By Brandon Moseley
Alabama Political Reporter
One hundred and fifty-four years ago, one southern army was throwing its best troops at Union lines that would not buckle under the weight of the massed Confederate might. Meanwhile, another large Confederate Army was trapped in Vicksburg and was slowly starving. By the Fourth of July, Lee’s Army of Northern Virginia was retreating back to Virginia in defeat and Lieutenant General John Pemberton’s broken force was surrendering to the siege of Vicksburg by rising Northern star General Ulysses S. Grant.
Most people in the know, thought that week’s events would spell the end of the Confederacy. They were wrong, the South would fight on for nearly two more years, but the damage had been done and those losses could never be replaced while the Union Army was increasingly making the use of emancipated slaves as well as free Black men eager to join the Union cause. That and the combination of greater industrial capacity made the end virtually inevitable.
On July 1, 1863, the 8th Illinois Cavalry, part of Brigadier General John Buford’s Cavalry Division fired on the forward elements of General Robert E. Lee’s Army of Northern Virginia outside of the Pennsylvania town of Gettysburg. Among the casualties that day was union Major General John Reynolds who went dangerously too far forward to personally reconnoiter the situation. By July 2nd most of General Robert E. Lee’s Army of Northern Virginia was locked in mortal combat with most of the Army of the Potomac under the new command of Major General George G. Meade. President Lincoln had just promoted Meade to replace Major General Joseph Hooker in the aftermath of the disastrous Union defeat at Chancellorsville. By day three, it was apparent that the Union which had successfully held the Confederate forces at bay were going to prevail. An exclamation point was added to the Union victory when CSA General George Pickett’s out manned force charged the Union lines. The Confederate attackers were cut to pieces. General Robert E. Lee still managed to extract his force from the field and fell back to Virginia, but the southern cause was never the same again.
Meanwhile 30,000 men of Lieutenant General John Pembroke’s force surrendered at Vicksburg after they and the civilian inhabitants of the small Mississippi town endured a grueling ordeal in which their force along with the town were surrounded by the forces of Major General Ulysses S. Grant’s Army of Tennessee. Grant’s forces lobbed over 22,000 shells into the city during the siege. Soldiers and civilians alike dug caves to hide from the shelling. The fall of Vicksburg and the subsequent fall of gave the Union control of the Mississippi River effectively split the Confederacy in half.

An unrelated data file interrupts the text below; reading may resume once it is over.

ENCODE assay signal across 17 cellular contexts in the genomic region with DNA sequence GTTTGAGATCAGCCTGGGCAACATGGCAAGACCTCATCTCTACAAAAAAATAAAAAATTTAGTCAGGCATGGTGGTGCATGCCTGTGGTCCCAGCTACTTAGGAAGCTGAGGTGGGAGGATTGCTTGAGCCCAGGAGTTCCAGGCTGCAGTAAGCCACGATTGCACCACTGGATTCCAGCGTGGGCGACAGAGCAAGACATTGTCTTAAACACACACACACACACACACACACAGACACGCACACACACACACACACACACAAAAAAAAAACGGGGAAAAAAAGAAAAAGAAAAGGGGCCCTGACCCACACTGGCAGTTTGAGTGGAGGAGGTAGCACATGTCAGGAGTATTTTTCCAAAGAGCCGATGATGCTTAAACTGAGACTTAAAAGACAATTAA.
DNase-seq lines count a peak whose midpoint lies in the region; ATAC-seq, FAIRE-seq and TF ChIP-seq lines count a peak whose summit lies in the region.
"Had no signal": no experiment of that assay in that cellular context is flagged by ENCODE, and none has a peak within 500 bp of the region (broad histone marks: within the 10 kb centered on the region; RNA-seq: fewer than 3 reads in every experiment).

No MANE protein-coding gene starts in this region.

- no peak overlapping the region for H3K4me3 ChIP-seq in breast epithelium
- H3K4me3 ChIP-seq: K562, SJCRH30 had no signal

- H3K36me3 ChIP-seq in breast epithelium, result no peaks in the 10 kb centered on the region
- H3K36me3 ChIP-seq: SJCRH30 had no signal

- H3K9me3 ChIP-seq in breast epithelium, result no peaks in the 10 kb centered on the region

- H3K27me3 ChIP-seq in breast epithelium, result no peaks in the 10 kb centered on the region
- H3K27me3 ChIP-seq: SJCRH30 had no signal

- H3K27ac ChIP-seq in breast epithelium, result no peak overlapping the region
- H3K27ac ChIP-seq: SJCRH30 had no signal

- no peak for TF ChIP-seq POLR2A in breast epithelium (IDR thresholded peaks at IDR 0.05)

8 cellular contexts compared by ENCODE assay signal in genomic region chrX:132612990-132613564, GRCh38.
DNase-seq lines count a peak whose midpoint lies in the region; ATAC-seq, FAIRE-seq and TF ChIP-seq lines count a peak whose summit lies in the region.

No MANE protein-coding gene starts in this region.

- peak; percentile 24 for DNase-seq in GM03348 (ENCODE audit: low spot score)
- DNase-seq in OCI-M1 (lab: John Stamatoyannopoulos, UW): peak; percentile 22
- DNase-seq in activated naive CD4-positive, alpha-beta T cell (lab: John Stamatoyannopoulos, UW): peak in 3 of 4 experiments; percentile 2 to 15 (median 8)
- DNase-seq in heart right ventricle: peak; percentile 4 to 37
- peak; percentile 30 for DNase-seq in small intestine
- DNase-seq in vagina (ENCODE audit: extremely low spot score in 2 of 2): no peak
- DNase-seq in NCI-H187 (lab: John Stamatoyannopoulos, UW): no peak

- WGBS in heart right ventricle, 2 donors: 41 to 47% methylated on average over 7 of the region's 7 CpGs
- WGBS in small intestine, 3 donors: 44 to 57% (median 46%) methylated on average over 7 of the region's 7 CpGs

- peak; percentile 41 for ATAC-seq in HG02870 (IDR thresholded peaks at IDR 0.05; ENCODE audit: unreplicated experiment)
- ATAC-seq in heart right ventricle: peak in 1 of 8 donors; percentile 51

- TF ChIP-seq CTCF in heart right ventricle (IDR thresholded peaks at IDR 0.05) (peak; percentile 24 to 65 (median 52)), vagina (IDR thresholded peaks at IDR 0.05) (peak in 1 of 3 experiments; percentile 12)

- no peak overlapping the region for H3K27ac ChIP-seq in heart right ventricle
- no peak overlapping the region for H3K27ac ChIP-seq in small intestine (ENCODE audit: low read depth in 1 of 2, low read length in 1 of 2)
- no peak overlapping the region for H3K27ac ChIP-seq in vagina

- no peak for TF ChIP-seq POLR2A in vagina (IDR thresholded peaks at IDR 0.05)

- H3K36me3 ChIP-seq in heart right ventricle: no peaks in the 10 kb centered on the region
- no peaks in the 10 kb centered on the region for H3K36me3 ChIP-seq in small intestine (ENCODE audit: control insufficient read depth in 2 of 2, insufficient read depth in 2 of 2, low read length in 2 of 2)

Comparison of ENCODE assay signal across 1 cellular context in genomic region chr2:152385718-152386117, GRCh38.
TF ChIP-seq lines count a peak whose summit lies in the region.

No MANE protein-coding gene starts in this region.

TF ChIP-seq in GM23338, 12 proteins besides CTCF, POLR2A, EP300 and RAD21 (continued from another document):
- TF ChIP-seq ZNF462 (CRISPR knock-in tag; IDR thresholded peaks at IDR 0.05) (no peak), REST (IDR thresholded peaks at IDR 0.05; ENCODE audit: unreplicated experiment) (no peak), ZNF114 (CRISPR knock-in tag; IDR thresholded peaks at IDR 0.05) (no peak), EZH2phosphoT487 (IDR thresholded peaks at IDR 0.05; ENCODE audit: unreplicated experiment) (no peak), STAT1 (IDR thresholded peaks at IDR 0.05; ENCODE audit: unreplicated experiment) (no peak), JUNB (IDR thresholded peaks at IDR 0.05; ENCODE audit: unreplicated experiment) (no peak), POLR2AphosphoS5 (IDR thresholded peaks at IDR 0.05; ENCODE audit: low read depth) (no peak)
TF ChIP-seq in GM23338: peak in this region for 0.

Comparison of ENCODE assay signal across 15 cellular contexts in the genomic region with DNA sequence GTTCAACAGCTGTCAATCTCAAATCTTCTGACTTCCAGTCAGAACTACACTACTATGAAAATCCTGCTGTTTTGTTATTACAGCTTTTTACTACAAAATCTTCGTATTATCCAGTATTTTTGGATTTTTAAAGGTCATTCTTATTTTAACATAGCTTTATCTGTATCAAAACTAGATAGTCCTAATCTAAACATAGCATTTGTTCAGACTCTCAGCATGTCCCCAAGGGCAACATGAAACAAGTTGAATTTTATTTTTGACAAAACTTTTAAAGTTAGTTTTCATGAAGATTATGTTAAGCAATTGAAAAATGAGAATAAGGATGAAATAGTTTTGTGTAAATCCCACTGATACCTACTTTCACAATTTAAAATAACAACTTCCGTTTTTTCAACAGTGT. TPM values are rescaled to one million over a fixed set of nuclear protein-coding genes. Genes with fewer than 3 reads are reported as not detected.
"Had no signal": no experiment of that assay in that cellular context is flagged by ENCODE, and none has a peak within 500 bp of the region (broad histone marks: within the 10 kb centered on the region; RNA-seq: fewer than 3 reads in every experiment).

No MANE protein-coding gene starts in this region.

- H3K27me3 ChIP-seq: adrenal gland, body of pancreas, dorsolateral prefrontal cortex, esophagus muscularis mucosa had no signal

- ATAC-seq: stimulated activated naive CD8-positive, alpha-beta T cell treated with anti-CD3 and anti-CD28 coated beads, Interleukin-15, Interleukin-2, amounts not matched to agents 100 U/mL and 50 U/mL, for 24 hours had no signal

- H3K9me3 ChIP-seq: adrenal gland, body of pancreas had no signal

Today’s modern defenders of the Confederate States of America now point out with the clarity of 20/20 hind sight that what was lost on those eventful days 155 years ago was state’s rights. The federal government today collects the overwhelmingly largest share of the taxes in this country and dictates to the states everything from how many calories can be in a 6th grader’s school lunch, to whether a highway can disturb some endangered minnow or not, to whether a factory can be sited in a particular county or not due to arbitrary particulate and O2 concentrations set by the federal government. The South’s defenders today argue that a southern victory would have produced a Confederate States of America government with much less power than the large federal government we see today, delegating most decision making to the states.
Defenders of the Union today argue that the South seceded to defend slavery more so than states’ rights and that an independent Dixie would have institutionalized slavery well into the 20th Century. That combined with organized suppression of Black voting rights well into the late 1960s (until the federal government intervened to enforce equal protection amendments passed in the aftermath of the Civil War) means that a free and independent Dixie would have been a human/civil rights violator and no one should mourn “the Lost Cause” that was the Confederate States of America.
Whatever the truth, a lot of brave men died fighting 154 years ago this week and history was made on those days.